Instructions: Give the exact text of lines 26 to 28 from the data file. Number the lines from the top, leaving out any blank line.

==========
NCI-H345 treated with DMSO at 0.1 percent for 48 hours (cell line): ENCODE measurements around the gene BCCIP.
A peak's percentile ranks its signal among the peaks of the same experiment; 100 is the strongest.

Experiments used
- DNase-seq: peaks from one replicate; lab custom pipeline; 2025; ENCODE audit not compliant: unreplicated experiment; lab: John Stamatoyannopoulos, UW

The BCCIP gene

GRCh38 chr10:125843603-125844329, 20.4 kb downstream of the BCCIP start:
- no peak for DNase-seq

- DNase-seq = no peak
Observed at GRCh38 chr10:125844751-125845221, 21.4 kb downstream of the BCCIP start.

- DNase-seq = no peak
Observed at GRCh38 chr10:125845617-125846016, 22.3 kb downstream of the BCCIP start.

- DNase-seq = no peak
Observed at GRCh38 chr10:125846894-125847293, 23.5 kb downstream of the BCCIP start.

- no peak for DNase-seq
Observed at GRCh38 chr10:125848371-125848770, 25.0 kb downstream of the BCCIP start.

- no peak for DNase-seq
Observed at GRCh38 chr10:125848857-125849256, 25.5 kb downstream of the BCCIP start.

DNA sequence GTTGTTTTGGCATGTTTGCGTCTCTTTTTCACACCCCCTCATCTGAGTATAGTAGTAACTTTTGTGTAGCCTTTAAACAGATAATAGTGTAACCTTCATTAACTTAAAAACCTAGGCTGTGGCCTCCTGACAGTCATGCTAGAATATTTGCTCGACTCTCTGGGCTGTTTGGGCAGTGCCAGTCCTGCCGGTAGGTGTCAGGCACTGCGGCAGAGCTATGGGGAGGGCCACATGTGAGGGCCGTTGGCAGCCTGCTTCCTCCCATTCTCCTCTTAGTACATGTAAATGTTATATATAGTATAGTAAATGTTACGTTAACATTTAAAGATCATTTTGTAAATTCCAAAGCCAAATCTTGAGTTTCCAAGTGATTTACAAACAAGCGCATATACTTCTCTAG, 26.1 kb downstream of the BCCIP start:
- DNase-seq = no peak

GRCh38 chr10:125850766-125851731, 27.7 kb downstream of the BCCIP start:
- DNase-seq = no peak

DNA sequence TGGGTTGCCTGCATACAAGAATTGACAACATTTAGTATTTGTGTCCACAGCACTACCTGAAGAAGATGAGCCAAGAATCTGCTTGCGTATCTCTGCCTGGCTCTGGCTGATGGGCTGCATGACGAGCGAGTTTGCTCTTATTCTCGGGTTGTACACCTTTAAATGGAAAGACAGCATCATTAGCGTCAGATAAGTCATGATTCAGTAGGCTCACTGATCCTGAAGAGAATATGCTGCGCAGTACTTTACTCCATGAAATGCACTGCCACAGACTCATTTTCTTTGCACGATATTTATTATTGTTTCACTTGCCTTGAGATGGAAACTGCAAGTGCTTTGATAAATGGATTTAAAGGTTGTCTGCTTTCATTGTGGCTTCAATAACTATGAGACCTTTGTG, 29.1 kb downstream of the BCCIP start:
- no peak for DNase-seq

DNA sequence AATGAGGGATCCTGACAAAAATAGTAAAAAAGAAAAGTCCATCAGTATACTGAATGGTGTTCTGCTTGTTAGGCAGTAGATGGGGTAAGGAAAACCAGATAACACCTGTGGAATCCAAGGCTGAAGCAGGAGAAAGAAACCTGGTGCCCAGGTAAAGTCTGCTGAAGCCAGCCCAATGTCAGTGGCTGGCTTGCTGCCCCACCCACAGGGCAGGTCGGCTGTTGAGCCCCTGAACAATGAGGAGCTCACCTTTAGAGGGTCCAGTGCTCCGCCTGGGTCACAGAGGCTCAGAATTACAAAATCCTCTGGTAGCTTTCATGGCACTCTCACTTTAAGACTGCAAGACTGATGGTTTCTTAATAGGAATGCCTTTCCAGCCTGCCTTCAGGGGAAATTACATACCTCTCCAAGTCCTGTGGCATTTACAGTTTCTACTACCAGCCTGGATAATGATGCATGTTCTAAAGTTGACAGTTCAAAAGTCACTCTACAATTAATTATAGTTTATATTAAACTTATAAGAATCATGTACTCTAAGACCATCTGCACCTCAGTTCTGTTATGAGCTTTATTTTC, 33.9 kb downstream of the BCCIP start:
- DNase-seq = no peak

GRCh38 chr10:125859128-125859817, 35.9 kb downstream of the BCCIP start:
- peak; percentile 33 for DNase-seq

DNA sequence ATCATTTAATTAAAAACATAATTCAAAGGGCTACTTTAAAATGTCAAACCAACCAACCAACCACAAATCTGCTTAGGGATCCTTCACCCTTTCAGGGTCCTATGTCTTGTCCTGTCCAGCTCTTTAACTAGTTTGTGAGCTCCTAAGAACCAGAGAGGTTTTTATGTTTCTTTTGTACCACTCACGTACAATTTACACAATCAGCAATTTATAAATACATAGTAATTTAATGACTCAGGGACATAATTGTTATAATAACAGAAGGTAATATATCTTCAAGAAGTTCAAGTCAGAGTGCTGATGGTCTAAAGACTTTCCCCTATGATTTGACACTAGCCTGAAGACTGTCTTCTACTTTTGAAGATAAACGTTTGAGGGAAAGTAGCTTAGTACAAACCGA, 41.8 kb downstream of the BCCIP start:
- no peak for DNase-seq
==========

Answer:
GRCh38 chr10:125859128-125859817, 35.9 kb downstream of the BCCIP start:
- peak; percentile 33 for DNase-seq

DNA sequence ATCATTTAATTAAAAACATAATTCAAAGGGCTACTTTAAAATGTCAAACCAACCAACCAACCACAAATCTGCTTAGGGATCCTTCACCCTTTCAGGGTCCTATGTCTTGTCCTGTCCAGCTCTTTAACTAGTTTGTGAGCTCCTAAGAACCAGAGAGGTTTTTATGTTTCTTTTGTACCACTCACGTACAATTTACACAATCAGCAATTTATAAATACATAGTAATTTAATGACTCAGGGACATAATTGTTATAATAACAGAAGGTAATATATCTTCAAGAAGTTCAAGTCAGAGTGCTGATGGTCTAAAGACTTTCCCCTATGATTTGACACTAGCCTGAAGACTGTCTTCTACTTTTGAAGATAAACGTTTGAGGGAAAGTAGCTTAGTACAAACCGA, 41.8 kb downstream of the BCCIP start: